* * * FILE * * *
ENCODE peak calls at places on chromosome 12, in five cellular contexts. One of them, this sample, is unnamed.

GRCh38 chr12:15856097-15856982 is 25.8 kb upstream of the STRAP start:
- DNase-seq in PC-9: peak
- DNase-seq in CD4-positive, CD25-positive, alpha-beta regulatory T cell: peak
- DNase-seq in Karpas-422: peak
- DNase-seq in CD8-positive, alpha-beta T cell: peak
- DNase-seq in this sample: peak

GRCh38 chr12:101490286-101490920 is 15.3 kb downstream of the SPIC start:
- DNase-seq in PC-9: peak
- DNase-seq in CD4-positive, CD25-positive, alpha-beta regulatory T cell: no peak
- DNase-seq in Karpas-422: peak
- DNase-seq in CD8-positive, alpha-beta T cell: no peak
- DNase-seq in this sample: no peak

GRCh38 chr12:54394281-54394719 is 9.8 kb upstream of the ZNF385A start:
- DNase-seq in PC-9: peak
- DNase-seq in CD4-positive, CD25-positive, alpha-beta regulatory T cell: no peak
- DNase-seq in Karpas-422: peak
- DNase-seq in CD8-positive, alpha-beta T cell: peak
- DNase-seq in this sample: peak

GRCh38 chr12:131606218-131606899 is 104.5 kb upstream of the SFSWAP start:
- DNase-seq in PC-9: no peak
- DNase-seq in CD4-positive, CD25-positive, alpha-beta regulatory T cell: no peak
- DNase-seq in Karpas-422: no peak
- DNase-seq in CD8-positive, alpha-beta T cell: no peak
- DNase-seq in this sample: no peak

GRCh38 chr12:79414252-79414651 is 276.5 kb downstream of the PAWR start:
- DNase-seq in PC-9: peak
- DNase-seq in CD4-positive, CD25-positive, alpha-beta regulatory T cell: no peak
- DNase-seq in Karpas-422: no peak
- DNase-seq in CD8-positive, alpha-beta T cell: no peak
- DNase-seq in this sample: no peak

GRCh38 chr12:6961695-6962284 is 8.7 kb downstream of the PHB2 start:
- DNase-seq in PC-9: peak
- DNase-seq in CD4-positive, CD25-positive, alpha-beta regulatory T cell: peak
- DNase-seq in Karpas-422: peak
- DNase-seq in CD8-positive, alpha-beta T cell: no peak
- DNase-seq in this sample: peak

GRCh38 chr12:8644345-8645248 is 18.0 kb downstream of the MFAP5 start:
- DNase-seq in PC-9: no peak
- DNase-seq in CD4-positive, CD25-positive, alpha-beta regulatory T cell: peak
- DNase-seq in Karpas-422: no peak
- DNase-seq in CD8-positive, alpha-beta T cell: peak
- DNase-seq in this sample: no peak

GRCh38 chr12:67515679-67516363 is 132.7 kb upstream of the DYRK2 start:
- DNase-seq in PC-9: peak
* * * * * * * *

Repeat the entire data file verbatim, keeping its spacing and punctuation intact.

ENCODE peak calls at places on chromosome 12, in five cellular contexts. One of them, this sample, is unnamed.

GRCh38 chr12:15856097-15856982 is 25.8 kb upstream of the STRAP start:
- DNase-seq in PC-9: peak
- DNase-seq in CD4-positive, CD25-positive, alpha-beta regulatory T cell: peak
- DNase-seq in Karpas-422: peak
- DNase-seq in CD8-positive, alpha-beta T cell: peak
- DNase-seq in this sample: peak

GRCh38 chr12:101490286-101490920 is 15.3 kb downstream of the SPIC start:
- DNase-seq in PC-9: peak
- DNase-seq in CD4-positive, CD25-positive, alpha-beta regulatory T cell: no peak
- DNase-seq in Karpas-422: peak
- DNase-seq in CD8-positive, alpha-beta T cell: no peak
- DNase-seq in this sample: no peak

GRCh38 chr12:54394281-54394719 is 9.8 kb upstream of the ZNF385A start:
- DNase-seq in PC-9: peak
- DNase-seq in CD4-positive, CD25-positive, alpha-beta regulatory T cell: no peak
- DNase-seq in Karpas-422: peak
- DNase-seq in CD8-positive, alpha-beta T cell: peak
- DNase-seq in this sample: peak

GRCh38 chr12:131606218-131606899 is 104.5 kb upstream of the SFSWAP start:
- DNase-seq in PC-9: no peak
- DNase-seq in CD4-positive, CD25-positive, alpha-beta regulatory T cell: no peak
- DNase-seq in Karpas-422: no peak
- DNase-seq in CD8-positive, alpha-beta T cell: no peak
- DNase-seq in this sample: no peak

GRCh38 chr12:79414252-79414651 is 276.5 kb downstream of the PAWR start:
- DNase-seq in PC-9: peak
- DNase-seq in CD4-positive, CD25-positive, alpha-beta regulatory T cell: no peak
- DNase-seq in Karpas-422: no peak
- DNase-seq in CD8-positive, alpha-beta T cell: no peak
- DNase-seq in this sample: no peak

GRCh38 chr12:6961695-6962284 is 8.7 kb downstream of the PHB2 start:
- DNase-seq in PC-9: peak
- DNase-seq in CD4-positive, CD25-positive, alpha-beta regulatory T cell: peak
- DNase-seq in Karpas-422: peak
- DNase-seq in CD8-positive, alpha-beta T cell: no peak
- DNase-seq in this sample: peak

GRCh38 chr12:8644345-8645248 is 18.0 kb downstream of the MFAP5 start:
- DNase-seq in PC-9: no peak
- DNase-seq in CD4-positive, CD25-positive, alpha-beta regulatory T cell: peak
- DNase-seq in Karpas-422: no peak
- DNase-seq in CD8-positive, alpha-beta T cell: peak
- DNase-seq in this sample: no peak

GRCh38 chr12:67515679-67516363 is 132.7 kb upstream of the DYRK2 start:
- DNase-seq in PC-9: peak